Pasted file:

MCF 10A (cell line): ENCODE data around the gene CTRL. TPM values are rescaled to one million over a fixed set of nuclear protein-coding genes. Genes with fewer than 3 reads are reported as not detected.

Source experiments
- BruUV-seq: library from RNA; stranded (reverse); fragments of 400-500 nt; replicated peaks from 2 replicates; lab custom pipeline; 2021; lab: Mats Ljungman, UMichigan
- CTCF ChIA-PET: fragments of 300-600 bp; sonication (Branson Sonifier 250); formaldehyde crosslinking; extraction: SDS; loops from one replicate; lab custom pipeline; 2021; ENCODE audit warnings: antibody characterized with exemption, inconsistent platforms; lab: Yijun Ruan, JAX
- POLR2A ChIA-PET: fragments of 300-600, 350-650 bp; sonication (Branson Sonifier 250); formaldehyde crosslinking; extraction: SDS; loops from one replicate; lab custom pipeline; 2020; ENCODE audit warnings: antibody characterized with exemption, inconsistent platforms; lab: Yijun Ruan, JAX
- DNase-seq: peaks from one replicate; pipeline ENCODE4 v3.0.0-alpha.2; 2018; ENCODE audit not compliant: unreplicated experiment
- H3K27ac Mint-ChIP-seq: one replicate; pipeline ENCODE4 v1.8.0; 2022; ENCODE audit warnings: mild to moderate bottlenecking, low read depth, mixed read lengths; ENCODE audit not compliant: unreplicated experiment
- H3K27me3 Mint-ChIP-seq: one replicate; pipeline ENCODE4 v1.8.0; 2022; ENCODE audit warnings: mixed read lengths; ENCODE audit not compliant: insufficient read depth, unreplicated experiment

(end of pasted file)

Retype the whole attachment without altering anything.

MCF 10A (cell line): ENCODE data around the gene CTRL. TPM values are rescaled to one million over a fixed set of nuclear protein-coding genes. Genes with fewer than 3 reads are reported as not detected.

Source experiments
- BruUV-seq: library from RNA; stranded (reverse); fragments of 400-500 nt; replicated peaks from 2 replicates; lab custom pipeline; 2021; lab: Mats Ljungman, UMichigan
- CTCF ChIA-PET: fragments of 300-600 bp; sonication (Branson Sonifier 250); formaldehyde crosslinking; extraction: SDS; loops from one replicate; lab custom pipeline; 2021; ENCODE audit warnings: antibody characterized with exemption, inconsistent platforms; lab: Yijun Ruan, JAX
- POLR2A ChIA-PET: fragments of 300-600, 350-650 bp; sonication (Branson Sonifier 250); formaldehyde crosslinking; extraction: SDS; loops from one replicate; lab custom pipeline; 2020; ENCODE audit warnings: antibody characterized with exemption, inconsistent platforms; lab: Yijun Ruan, JAX
- DNase-seq: peaks from one replicate; pipeline ENCODE4 v3.0.0-alpha.2; 2018; ENCODE audit not compliant: unreplicated experiment
- H3K27ac Mint-ChIP-seq: one replicate; pipeline ENCODE4 v1.8.0; 2022; ENCODE audit warnings: mild to moderate bottlenecking, low read depth, mixed read lengths; ENCODE audit not compliant: unreplicated experiment
- H3K27me3 Mint-ChIP-seq: one replicate; pipeline ENCODE4 v1.8.0; 2022; ENCODE audit warnings: mixed read lengths; ENCODE audit not compliant: insufficient read depth, unreplicated experiment